Scott Hannan, Sean Bergenheim

With Capitals uninterested in bringing him back, Scott Hannan searches for new team

4 Comments

When the Washington Capitals nabbed rugged defenseman Scott Hannan last November, many wondered if he could be the missing piece. With his grit and lengthy resume of NHL experience, it seemed like Hannan possessed the kind of grit that critics found lacking in an oft-criticized Capitals blueline.

Regardless of how you feel about Hannan’s individual performance, the Capitals’ playoff run ended like the others: with disappointment. It’s lousy – and if you ask me, wrong – to lay much of the blame at Hannan’s feet, but he wasn’t a magical elixir for Washington’s woes, either.

For many who watch the team closely, the Roman Hamrlik signing is the team’s attempt to find a Hannan upgrade. Hannan probably has a slight edge on Hamrlik in the physicality department, but Hamrlik isn’t shy to use a little ruggedness either. Even if that edge is big, Hamrlik is more responsible in his own end, is even more experienced and can contribute far more offensively as well. (Hamrlik has 624 points in 1,311 career regular season games; Hannan has 185 in 830.)

That being said, Hamrlik’s age could make him more prone to injuries, so would the Capitals consider keeping Hannan around as a depth player/insurance? It doesn’t sound like a bad idea at the right price, but Stephen Whyno reports that Hannan must look elsewhere for employment next season.

Scott Hannan never received an offer from the Capitals before July 1 and remains unsigned. His agent, Don Meehan, told The Washington Times in an email that he’s still working to secure an NHL deal for the veteran.

As for the posssibility of Hannan playing next season for the Caps, Meehan said flatly, “That won’t happen.”

Let me first admit this much: I’m not blown away by Hannan as a defenseman, at least when considering his bloated former price tag. That being said, the former San Jose Sharks defenseman might actually make some sense in the price and role of newly added Sharks defenseman Colin White.

Like White, Hannan is “economical,” which is a nice way of saying that he doesn’t have a wide range of talents but keeps his game simple and rugged. Both won’t wow you but can serve as decent depth defensemen who soaks up tough minutes. Hannan averaged a team-leading 2:40 shorthanded minutes per game last season, which is more impressive than it sounds because the Capitals PK was quite sound.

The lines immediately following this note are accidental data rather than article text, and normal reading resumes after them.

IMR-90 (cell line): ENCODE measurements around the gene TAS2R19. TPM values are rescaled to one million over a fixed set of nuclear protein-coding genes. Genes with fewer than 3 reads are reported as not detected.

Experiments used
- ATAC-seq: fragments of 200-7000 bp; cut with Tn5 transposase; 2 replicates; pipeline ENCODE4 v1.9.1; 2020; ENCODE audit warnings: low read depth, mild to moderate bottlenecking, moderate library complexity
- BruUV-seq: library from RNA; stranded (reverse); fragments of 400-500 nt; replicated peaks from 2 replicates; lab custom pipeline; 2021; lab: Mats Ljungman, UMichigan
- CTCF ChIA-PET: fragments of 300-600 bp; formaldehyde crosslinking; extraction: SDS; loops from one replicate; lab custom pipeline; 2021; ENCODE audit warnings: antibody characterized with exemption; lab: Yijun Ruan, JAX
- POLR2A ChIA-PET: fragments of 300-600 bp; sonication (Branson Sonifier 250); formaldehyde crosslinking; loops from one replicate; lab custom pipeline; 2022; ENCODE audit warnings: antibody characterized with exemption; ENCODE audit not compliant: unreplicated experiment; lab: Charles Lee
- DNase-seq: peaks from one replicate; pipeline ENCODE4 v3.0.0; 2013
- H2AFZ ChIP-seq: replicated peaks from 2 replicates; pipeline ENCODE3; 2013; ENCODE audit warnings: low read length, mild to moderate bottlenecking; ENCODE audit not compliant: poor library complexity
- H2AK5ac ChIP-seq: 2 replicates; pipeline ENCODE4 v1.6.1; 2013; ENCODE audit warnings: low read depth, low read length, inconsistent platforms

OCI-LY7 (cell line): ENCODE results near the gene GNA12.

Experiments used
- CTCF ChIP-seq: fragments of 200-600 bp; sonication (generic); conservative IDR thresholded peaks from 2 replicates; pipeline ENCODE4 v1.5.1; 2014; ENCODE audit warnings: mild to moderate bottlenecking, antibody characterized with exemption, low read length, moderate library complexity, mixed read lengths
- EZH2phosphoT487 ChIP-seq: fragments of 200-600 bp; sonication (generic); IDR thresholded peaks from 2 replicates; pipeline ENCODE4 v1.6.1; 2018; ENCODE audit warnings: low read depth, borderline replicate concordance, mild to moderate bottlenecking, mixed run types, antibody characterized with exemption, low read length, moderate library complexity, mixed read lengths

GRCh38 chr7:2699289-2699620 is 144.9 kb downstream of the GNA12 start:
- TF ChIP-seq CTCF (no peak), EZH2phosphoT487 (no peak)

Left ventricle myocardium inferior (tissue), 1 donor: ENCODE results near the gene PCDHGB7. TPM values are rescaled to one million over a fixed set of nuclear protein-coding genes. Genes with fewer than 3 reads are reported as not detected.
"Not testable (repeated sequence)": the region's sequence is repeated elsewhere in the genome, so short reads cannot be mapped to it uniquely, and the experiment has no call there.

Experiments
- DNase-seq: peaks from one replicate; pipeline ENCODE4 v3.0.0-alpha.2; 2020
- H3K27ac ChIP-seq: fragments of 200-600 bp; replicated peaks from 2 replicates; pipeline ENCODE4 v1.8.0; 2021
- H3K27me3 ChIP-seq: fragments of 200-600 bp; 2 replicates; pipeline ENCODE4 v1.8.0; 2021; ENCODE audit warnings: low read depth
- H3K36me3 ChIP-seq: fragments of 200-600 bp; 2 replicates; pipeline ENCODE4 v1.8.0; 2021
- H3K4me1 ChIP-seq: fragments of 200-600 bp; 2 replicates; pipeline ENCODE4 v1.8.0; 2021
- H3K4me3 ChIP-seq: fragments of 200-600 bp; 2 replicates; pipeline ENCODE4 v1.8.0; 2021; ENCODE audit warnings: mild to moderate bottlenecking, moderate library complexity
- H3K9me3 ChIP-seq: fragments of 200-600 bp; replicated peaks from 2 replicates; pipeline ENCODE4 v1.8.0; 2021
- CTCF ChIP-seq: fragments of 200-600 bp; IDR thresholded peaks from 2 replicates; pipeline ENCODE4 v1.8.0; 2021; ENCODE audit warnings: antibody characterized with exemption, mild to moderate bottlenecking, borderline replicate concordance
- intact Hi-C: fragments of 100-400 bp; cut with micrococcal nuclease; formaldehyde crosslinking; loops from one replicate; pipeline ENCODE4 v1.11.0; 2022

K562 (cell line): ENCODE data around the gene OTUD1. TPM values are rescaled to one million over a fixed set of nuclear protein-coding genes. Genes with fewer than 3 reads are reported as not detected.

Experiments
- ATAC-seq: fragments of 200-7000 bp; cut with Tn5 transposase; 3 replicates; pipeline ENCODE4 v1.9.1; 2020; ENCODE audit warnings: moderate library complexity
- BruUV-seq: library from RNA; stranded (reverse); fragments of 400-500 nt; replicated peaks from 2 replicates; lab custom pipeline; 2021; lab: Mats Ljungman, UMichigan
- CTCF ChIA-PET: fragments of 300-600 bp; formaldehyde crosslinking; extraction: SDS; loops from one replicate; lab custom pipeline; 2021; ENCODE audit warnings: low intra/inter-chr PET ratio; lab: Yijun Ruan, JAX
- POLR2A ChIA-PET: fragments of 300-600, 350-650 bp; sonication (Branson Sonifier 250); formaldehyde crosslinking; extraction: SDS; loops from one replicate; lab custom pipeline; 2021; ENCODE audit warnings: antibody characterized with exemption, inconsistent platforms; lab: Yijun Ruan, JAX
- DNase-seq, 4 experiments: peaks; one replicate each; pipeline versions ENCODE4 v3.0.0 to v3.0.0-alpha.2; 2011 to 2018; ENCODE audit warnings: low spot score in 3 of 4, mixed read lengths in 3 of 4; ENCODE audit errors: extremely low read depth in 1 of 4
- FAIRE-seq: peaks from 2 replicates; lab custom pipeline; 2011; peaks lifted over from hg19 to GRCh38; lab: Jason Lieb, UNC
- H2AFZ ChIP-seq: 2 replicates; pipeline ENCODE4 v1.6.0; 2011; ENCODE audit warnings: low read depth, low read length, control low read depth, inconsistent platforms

Some teams who may want to consider Hannan (if he’s OK with Colin White-type money)

  • New Jersey – Why not make this comparison come full circle by adding Hannan? White was too much at $3 million but his size and experience might be missed. (Kevin Sellathamby also brought up this idea.)
  • Montreal – Hamrlik replaced Hannan, so maybe Hannan could replace Hamrlik’s physicality while a hopefully healthy Andrei Markov could more than make up for the loss in offense? (Stan Fischler thinks Hannan might work in Montreal.)
  • Pittsburgh – Not the first team that came into my head (Mike Colligan’s idea), but a depth boost might be handy for a Penguins team that might have a lot of grinding in its future if Sidney Crosby and Evgeni Malkin have health issues again.
  • Islanders – They could pay Hannan more than other teams since they need to reach the cap floor. Hey, he could even keep Evgeni Nabokov company, too. (Whyno brought this one up, although I doubt Hannan would get $4 million.)
  • Anaheim – The Ducks’ defense can use every bit of help they can get and Hannan probably wouldn’t mind living in California again.
  • Vancouver – Sure, their ideal add would be a top-six forward, but a lack of blueline depth is what doomed them in the Stanley Cup finals. If you think Boston bullying was an even bigger issue in that series, then Hannan could help a bit there, too.

Really, there are plenty of teams who could benefit from signing Hannan if his asking price isn’t outrageous. Maybe he wants to be within whispering distance of his bloated former salary, but the market should correct itself rather harshly this summer. If he can swallow his pride and take a Colin White-like salary, Hannan shouldn’t have too much trouble finding a job.

Anisimov out six to eight weeks after undergoing ‘successful’ wrist surgery

Chicago Blackhawks' Artem Anisimov tries to handle a rebound from Montreal Canadiens goalie Mike Condon during the second period of an NHL hockey game Thursday, Jan. 14, 2016, in Montreal. (Paul Chiasson/The Canadian Press via AP)
AP Photo
1 Comment

Artem Anisimov on Tuesday underwent successful surgery on his injured right wrist, the Chicago Blackhawks announced.

“We anticipate his return to full hockey activities in approximately six to eight weeks,” said team physician Dr. Michael Terry in a statement.

The news comes eight days after the Blackhawks were ousted in the first round, eliminated in seven games by the St. Louis Blues.

Acquired from the Columbus Blue Jackets in last summer’s blockbuster deal for Brandon Saad, the 27-year-old Anisimov enjoyed the second 20-goal season of his career and fell just two points shy of his previous career best of 44 when he was with the New York Rangers.

He played the bulk of this season on a line with two highly skilled players in Patrick Kane, the league-leader in points with 106, and Artemi Panarin, named as a Calder Trophy finalist on Monday.